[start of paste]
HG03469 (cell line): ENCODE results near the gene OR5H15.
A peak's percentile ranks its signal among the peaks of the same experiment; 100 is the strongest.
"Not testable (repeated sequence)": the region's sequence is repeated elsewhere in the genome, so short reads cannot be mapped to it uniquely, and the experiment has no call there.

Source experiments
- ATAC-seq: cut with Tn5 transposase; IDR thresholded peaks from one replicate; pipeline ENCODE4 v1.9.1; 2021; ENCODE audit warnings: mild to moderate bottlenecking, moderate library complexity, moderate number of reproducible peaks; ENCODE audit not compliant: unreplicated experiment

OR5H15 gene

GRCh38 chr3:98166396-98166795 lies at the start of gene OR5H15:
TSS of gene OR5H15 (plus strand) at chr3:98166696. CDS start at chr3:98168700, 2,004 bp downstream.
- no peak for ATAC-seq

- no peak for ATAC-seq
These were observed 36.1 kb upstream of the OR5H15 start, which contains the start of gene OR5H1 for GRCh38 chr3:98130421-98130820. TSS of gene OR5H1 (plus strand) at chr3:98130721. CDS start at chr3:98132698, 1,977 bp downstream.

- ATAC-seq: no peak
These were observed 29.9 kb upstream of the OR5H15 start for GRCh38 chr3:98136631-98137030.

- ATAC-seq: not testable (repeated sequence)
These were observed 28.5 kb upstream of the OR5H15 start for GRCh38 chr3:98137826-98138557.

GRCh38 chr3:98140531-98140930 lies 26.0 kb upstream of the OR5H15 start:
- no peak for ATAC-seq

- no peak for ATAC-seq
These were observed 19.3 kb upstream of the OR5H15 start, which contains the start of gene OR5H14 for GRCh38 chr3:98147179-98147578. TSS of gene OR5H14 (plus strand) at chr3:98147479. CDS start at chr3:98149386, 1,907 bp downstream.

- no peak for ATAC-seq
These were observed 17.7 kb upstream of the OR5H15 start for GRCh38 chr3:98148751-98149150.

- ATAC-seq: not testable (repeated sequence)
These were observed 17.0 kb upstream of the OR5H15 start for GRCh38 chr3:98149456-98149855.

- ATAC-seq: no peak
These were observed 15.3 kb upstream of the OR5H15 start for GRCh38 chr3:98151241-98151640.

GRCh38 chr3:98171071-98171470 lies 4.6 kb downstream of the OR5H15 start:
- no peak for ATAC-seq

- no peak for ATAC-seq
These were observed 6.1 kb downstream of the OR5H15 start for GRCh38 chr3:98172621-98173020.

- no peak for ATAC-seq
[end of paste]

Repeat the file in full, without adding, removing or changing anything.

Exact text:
HG03469 (cell line): ENCODE results near the gene OR5H15.
A peak's percentile ranks its signal among the peaks of the same experiment; 100 is the strongest.
"Not testable (repeated sequence)": the region's sequence is repeated elsewhere in the genome, so short reads cannot be mapped to it uniquely, and the experiment has no call there.

Source experiments
- ATAC-seq: cut with Tn5 transposase; IDR thresholded peaks from one replicate; pipeline ENCODE4 v1.9.1; 2021; ENCODE audit warnings: mild to moderate bottlenecking, moderate library complexity, moderate number of reproducible peaks; ENCODE audit not compliant: unreplicated experiment

OR5H15 gene

GRCh38 chr3:98166396-98166795 lies at the start of gene OR5H15:
TSS of gene OR5H15 (plus strand) at chr3:98166696. CDS start at chr3:98168700, 2,004 bp downstream.
- no peak for ATAC-seq

- no peak for ATAC-seq
These were observed 36.1 kb upstream of the OR5H15 start, which contains the start of gene OR5H1 for GRCh38 chr3:98130421-98130820. TSS of gene OR5H1 (plus strand) at chr3:98130721. CDS start at chr3:98132698, 1,977 bp downstream.

- ATAC-seq: no peak
These were observed 29.9 kb upstream of the OR5H15 start for GRCh38 chr3:98136631-98137030.

- ATAC-seq: not testable (repeated sequence)
These were observed 28.5 kb upstream of the OR5H15 start for GRCh38 chr3:98137826-98138557.

GRCh38 chr3:98140531-98140930 lies 26.0 kb upstream of the OR5H15 start:
- no peak for ATAC-seq

- no peak for ATAC-seq
These were observed 19.3 kb upstream of the OR5H15 start, which contains the start of gene OR5H14 for GRCh38 chr3:98147179-98147578. TSS of gene OR5H14 (plus strand) at chr3:98147479. CDS start at chr3:98149386, 1,907 bp downstream.

- no peak for ATAC-seq
These were observed 17.7 kb upstream of the OR5H15 start for GRCh38 chr3:98148751-98149150.

- ATAC-seq: not testable (repeated sequence)
These were observed 17.0 kb upstream of the OR5H15 start for GRCh38 chr3:98149456-98149855.

- ATAC-seq: no peak
These were observed 15.3 kb upstream of the OR5H15 start for GRCh38 chr3:98151241-98151640.

GRCh38 chr3:98171071-98171470 lies 4.6 kb downstream of the OR5H15 start:
- no peak for ATAC-seq

- no peak for ATAC-seq
These were observed 6.1 kb downstream of the OR5H15 start for GRCh38 chr3:98172621-98173020.

- no peak for ATAC-seq